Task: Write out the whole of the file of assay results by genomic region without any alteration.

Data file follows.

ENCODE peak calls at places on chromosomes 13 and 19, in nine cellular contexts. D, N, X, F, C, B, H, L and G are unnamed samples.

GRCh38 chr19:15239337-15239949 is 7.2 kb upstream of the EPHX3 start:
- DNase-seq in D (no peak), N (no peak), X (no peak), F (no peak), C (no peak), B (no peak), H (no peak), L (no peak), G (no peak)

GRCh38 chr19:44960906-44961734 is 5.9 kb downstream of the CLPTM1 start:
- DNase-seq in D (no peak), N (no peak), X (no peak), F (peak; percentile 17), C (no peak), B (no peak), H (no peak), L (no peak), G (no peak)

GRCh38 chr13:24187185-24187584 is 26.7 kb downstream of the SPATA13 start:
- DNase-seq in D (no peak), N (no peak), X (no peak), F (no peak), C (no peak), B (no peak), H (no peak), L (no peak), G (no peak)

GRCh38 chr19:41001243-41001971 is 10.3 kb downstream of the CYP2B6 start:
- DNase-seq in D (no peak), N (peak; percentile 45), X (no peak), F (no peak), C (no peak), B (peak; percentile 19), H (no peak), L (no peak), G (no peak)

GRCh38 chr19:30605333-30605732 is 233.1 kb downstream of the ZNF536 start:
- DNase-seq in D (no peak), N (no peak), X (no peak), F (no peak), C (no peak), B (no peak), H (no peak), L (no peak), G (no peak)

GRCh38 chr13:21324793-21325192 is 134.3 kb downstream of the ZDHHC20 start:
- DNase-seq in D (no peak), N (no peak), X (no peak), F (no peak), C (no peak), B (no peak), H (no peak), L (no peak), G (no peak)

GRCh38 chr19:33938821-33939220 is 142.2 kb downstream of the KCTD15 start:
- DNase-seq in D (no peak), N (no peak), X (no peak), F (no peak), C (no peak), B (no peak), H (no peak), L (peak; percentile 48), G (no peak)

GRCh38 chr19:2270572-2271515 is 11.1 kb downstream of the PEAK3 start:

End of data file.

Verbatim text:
ENCODE peak calls at places on chromosomes 13 and 19, in nine cellular contexts. D, N, X, F, C, B, H, L and G are unnamed samples.

GRCh38 chr19:15239337-15239949 is 7.2 kb upstream of the EPHX3 start:
- DNase-seq in D (no peak), N (no peak), X (no peak), F (no peak), C (no peak), B (no peak), H (no peak), L (no peak), G (no peak)

GRCh38 chr19:44960906-44961734 is 5.9 kb downstream of the CLPTM1 start:
- DNase-seq in D (no peak), N (no peak), X (no peak), F (peak; percentile 17), C (no peak), B (no peak), H (no peak), L (no peak), G (no peak)

GRCh38 chr13:24187185-24187584 is 26.7 kb downstream of the SPATA13 start:
- DNase-seq in D (no peak), N (no peak), X (no peak), F (no peak), C (no peak), B (no peak), H (no peak), L (no peak), G (no peak)

GRCh38 chr19:41001243-41001971 is 10.3 kb downstream of the CYP2B6 start:
- DNase-seq in D (no peak), N (peak; percentile 45), X (no peak), F (no peak), C (no peak), B (peak; percentile 19), H (no peak), L (no peak), G (no peak)

GRCh38 chr19:30605333-30605732 is 233.1 kb downstream of the ZNF536 start:
- DNase-seq in D (no peak), N (no peak), X (no peak), F (no peak), C (no peak), B (no peak), H (no peak), L (no peak), G (no peak)

GRCh38 chr13:21324793-21325192 is 134.3 kb downstream of the ZDHHC20 start:
- DNase-seq in D (no peak), N (no peak), X (no peak), F (no peak), C (no peak), B (no peak), H (no peak), L (no peak), G (no peak)

GRCh38 chr19:33938821-33939220 is 142.2 kb downstream of the KCTD15 start:
- DNase-seq in D (no peak), N (no peak), X (no peak), F (no peak), C (no peak), B (no peak), H (no peak), L (peak; percentile 48), G (no peak)

GRCh38 chr19:2270572-2271515 is 11.1 kb downstream of the PEAK3 start: